Gravitational-Wave Antenna Overview
Why did we try to detect gravitational waves (GWs)?
In his 1916 General Theory of Relativity, Albert Einstein predicted their existence as cosmic ripples that traveled at the speed of light, carrying with them information about their origins as well as clues to the nature of gravity itself.
What is the purpose of this event?
This is an international recognition of a monumental achievement: the confirmation of Einstein's prediction of 104 years ago.
When were gravitational waves first detected?
On 14 September 2015, using the two LIGO antennas, and many have been detected since that time.
What caused the gravitational waves that have been detected?
The collisions of binary neutron stars or of black holes that occurred anywhere from hundreds of millions to nearly 3 billion years ago, and GWs from these events travel through the Universe virtually unimpeded.
How were these gravitational waves detected?
Initially using the two LIGO antennas, and then the LIGO and Virgo antennas together. Each antenna consists of an L-shaped laser interferometer with kilometer-scale arms, and GWs produce minute changes in the arm lengths as small as one-thousandth of a proton's diameter.
How do we know the source of these gravitational waves?
Gravitational signals are received by each antenna at slightly different times. The concurrent operation of the three antennas (and in the near future four and five antennas) permits through “triangulation” the precise source of these signals, and the antennas thus operate as a “single antenna.” As such, optimal GW detection requires the global coordination that started with LIGO and Virgo in 2007, and which Japan's KAGRA joined in 2020.
Why was the detection of GWs from a neutron star merger the "Dawn of Multi-Messenger Astronomy"?
- On 14 August 2017, the 3 antennas working together determined with sufficient angular precision the location of a binary neutron star merger. This triggered a follow-up campaign of nearly 70 observatories around the world and in orbit to detect electromagnetic "messengers" ranging across the spectrum from x-ray and gamma-ray bursts to radio waves.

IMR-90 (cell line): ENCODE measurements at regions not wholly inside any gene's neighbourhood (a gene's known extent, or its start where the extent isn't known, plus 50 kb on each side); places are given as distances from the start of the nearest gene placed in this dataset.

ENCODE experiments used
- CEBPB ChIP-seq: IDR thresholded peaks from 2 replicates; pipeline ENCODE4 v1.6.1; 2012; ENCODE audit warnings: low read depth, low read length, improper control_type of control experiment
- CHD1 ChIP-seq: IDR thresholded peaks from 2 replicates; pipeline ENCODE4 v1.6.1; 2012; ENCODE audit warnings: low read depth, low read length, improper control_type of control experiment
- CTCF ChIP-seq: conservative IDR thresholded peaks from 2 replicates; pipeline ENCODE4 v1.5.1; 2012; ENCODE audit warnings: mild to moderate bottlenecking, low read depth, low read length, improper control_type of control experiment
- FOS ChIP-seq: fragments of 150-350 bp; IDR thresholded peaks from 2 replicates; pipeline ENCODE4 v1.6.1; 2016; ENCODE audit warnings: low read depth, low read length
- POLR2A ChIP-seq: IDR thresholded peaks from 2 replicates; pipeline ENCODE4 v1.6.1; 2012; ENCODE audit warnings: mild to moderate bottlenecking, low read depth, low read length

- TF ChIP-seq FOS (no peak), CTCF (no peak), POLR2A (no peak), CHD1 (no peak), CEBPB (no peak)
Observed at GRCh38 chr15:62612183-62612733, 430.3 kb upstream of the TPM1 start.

- The concomitant observation of both electromagnetic and gravitational waves from this neutron star merger, with each emitting at a different stage of the explosion process, permitted the study of the time evolution of a violent cosmic event that had occurred 130 million light-years ago. Lasting for many months, this observation gave precious information about the evolutionary processes of the neutron star merger event.
What is the impact of GW detection on other scientific disciplines?
- Astrophysics: GW detection is providing a new cartography of the Universe, which when compared with the astrophysical cartographies as based on electromagnetic messengers is revolutionizing our ideas about the structure and evolution of the formation of stars and galaxies.
- Cosmology: GW detection is also giving access to new cosmological measurements of the Universe expansion parameters such as the Hubble Constant. By also allowing us to probe for dark matter candidates, GW detection addresses a key mystery of Cosmology: the nature of dark matter and energy.
- Particle and Nuclear Physics: GW detection also probes the equations describing the state and surface characteristics of neutron stars, where atomic nuclei and eventually quarks are condensed in unprecedented densities - thus permitting the study of quark-nuclei phase transitions and/or the presence of exotic particles.
- Gravitation: The study of GW speed and polarization, as well as the waveforms of the merging neutron stars or black holes, provides stringent tests of Einstein's 1916 General Theory of Relativity.